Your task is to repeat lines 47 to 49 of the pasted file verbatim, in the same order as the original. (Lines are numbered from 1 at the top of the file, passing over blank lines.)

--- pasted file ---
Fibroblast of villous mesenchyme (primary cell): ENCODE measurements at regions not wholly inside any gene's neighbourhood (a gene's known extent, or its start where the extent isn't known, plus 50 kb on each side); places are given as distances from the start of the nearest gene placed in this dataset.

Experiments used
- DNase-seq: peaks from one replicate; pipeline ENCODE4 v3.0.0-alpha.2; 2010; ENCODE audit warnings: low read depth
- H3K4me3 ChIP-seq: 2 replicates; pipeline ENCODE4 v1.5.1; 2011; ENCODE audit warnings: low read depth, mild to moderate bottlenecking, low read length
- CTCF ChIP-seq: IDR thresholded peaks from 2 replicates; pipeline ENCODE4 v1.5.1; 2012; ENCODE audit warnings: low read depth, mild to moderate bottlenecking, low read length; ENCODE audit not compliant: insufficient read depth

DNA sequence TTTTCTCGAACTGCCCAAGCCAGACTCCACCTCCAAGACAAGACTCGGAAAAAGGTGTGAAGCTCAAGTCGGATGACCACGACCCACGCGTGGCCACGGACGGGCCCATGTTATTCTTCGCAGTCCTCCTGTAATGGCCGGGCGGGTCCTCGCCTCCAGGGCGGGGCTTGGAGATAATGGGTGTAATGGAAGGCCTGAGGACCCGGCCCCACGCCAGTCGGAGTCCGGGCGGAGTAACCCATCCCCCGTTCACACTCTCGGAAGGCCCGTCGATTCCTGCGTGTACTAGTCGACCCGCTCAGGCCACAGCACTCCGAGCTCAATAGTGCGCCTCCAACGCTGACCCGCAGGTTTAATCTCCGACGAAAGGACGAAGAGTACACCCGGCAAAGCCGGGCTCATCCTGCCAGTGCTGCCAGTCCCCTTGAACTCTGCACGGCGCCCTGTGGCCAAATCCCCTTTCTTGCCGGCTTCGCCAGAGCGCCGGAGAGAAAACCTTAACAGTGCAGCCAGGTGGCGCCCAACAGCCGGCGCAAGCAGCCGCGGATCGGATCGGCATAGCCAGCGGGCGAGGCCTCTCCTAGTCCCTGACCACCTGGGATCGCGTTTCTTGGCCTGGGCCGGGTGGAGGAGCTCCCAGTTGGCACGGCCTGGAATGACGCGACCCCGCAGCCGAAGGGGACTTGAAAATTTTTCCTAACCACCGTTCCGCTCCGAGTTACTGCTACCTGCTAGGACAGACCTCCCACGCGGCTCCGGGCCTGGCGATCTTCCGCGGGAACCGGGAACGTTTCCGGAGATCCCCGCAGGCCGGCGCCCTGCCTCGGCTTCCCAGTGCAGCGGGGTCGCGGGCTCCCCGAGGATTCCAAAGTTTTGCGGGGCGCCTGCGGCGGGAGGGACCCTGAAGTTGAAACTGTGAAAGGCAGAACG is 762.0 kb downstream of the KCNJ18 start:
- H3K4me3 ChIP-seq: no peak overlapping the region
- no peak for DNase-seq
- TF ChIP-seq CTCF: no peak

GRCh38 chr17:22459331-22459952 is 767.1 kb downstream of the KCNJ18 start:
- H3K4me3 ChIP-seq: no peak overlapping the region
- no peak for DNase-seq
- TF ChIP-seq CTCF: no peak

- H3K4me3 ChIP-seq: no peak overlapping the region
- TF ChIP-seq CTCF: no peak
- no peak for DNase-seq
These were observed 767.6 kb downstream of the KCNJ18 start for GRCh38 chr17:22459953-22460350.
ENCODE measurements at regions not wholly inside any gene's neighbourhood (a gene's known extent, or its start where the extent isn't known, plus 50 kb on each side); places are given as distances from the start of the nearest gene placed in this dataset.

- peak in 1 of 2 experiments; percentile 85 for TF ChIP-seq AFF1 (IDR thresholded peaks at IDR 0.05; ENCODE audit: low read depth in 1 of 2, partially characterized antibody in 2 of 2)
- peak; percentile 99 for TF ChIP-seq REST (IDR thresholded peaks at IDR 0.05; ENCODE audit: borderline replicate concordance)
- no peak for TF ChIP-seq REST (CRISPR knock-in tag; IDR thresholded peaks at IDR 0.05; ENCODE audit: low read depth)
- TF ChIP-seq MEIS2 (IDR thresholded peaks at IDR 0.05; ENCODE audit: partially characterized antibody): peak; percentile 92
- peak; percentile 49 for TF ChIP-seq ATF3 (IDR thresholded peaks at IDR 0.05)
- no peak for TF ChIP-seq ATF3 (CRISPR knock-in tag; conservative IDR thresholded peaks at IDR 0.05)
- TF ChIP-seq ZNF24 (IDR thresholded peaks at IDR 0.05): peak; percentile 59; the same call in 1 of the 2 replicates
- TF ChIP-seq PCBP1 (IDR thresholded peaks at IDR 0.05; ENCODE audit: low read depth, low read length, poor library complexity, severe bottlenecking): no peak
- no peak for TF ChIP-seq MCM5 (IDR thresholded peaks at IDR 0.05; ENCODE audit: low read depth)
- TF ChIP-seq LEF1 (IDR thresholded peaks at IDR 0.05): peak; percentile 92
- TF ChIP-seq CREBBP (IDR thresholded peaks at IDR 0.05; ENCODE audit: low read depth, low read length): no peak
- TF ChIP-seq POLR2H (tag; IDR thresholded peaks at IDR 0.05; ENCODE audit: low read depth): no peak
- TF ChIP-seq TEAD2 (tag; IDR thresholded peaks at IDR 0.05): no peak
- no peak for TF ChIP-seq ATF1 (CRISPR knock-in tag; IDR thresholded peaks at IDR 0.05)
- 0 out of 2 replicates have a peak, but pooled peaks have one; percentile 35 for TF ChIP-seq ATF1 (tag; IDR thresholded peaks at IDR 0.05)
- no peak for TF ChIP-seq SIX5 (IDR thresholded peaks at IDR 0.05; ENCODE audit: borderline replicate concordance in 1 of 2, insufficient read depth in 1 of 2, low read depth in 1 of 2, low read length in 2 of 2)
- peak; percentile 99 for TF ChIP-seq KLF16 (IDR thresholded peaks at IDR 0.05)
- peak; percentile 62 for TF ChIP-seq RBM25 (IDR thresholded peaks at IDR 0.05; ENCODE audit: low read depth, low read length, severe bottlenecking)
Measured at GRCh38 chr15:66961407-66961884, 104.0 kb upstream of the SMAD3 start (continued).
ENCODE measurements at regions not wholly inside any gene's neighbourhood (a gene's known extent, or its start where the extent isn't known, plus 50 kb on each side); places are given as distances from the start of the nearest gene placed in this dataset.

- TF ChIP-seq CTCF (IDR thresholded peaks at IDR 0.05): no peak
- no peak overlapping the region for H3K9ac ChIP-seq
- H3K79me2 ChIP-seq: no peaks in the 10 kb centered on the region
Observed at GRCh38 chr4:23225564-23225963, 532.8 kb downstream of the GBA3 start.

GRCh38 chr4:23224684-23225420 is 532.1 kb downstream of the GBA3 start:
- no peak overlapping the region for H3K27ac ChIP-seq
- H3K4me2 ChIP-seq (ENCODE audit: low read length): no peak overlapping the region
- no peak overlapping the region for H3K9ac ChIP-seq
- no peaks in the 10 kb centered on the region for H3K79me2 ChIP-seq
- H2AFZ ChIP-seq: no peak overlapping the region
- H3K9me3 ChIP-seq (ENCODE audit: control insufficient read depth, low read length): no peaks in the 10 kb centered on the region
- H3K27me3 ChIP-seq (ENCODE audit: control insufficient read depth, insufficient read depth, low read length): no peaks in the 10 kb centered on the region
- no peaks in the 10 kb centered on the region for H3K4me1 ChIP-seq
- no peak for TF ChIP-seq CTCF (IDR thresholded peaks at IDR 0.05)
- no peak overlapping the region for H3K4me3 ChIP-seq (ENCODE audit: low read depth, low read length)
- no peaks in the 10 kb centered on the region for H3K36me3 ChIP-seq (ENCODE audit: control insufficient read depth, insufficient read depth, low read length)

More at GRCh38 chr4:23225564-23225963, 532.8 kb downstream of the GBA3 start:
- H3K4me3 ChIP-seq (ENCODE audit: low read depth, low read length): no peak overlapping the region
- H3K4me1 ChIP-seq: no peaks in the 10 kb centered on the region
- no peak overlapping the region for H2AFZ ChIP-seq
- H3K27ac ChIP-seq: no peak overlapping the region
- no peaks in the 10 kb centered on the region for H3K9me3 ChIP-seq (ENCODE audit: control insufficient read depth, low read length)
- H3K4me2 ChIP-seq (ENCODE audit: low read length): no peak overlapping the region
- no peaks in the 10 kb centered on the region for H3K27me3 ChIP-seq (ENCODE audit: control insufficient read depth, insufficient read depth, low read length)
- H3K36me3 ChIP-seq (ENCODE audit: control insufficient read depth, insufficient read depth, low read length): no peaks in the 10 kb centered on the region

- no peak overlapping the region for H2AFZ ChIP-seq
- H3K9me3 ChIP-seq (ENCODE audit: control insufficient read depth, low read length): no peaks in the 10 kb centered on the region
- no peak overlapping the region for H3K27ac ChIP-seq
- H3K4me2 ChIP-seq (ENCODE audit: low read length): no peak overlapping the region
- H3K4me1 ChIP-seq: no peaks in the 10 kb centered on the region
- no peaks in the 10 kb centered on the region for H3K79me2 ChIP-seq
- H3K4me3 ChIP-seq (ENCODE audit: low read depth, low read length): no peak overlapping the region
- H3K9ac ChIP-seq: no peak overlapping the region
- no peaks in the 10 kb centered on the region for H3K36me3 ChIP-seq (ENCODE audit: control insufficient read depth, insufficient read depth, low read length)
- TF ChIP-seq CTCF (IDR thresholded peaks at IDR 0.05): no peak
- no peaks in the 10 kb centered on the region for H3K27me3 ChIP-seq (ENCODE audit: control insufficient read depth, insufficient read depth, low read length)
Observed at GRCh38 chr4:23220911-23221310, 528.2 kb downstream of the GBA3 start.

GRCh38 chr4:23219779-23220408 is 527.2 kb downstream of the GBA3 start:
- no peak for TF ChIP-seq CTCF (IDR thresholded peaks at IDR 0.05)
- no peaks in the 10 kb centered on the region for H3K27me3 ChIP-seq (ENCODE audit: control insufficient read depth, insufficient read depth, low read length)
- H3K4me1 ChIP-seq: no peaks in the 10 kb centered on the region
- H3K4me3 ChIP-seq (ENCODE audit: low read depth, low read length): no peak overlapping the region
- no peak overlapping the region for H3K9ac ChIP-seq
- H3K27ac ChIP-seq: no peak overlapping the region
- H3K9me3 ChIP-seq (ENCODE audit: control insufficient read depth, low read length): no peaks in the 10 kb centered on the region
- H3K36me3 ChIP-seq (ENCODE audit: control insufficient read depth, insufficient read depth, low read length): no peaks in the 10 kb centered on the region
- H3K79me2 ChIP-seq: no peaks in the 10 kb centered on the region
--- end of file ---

- no peaks in the 10 kb centered on the region for H3K79me2 ChIP-seq
- H2AFZ ChIP-seq: no peak overlapping the region
- H3K9me3 ChIP-seq (ENCODE audit: control insufficient read depth, low read length): no peaks in the 10 kb centered on the region